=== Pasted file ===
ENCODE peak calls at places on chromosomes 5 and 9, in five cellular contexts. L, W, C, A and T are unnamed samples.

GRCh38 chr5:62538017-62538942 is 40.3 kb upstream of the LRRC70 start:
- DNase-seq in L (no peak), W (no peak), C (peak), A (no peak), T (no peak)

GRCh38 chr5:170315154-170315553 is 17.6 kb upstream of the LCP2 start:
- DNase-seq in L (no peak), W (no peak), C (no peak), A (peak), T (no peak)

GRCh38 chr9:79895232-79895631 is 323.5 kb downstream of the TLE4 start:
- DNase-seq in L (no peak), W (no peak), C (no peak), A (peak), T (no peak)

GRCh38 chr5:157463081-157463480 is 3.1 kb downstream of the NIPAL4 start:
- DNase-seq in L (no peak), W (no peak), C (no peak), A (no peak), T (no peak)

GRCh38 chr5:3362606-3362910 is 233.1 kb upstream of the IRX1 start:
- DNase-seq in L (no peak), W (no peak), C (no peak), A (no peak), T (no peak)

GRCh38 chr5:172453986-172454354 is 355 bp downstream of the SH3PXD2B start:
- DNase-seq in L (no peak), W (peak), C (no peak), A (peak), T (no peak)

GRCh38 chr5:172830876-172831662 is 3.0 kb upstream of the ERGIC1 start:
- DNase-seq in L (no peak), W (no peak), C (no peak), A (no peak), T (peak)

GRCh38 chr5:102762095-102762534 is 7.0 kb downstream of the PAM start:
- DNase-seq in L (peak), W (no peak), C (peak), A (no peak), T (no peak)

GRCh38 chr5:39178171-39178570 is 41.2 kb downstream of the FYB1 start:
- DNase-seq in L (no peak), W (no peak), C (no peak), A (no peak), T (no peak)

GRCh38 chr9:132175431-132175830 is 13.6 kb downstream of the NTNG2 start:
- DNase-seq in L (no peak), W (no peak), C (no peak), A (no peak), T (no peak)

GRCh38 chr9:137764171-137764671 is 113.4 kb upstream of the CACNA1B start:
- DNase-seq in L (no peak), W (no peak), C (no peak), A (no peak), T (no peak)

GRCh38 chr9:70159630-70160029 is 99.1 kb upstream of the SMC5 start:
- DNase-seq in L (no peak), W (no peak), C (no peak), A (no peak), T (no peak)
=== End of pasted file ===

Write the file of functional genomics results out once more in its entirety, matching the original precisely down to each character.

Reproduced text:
ENCODE peak calls at places on chromosomes 5 and 9, in five cellular contexts. L, W, C, A and T are unnamed samples.

GRCh38 chr5:62538017-62538942 is 40.3 kb upstream of the LRRC70 start:
- DNase-seq in L (no peak), W (no peak), C (peak), A (no peak), T (no peak)

GRCh38 chr5:170315154-170315553 is 17.6 kb upstream of the LCP2 start:
- DNase-seq in L (no peak), W (no peak), C (no peak), A (peak), T (no peak)

GRCh38 chr9:79895232-79895631 is 323.5 kb downstream of the TLE4 start:
- DNase-seq in L (no peak), W (no peak), C (no peak), A (peak), T (no peak)

GRCh38 chr5:157463081-157463480 is 3.1 kb downstream of the NIPAL4 start:
- DNase-seq in L (no peak), W (no peak), C (no peak), A (no peak), T (no peak)

GRCh38 chr5:3362606-3362910 is 233.1 kb upstream of the IRX1 start:
- DNase-seq in L (no peak), W (no peak), C (no peak), A (no peak), T (no peak)

GRCh38 chr5:172453986-172454354 is 355 bp downstream of the SH3PXD2B start:
- DNase-seq in L (no peak), W (peak), C (no peak), A (peak), T (no peak)

GRCh38 chr5:172830876-172831662 is 3.0 kb upstream of the ERGIC1 start:
- DNase-seq in L (no peak), W (no peak), C (no peak), A (no peak), T (peak)

GRCh38 chr5:102762095-102762534 is 7.0 kb downstream of the PAM start:
- DNase-seq in L (peak), W (no peak), C (peak), A (no peak), T (no peak)

GRCh38 chr5:39178171-39178570 is 41.2 kb downstream of the FYB1 start:
- DNase-seq in L (no peak), W (no peak), C (no peak), A (no peak), T (no peak)

GRCh38 chr9:132175431-132175830 is 13.6 kb downstream of the NTNG2 start:
- DNase-seq in L (no peak), W (no peak), C (no peak), A (no peak), T (no peak)

GRCh38 chr9:137764171-137764671 is 113.4 kb upstream of the CACNA1B start:
- DNase-seq in L (no peak), W (no peak), C (no peak), A (no peak), T (no peak)

GRCh38 chr9:70159630-70160029 is 99.1 kb upstream of the SMC5 start:
- DNase-seq in L (no peak), W (no peak), C (no peak), A (no peak), T (no peak)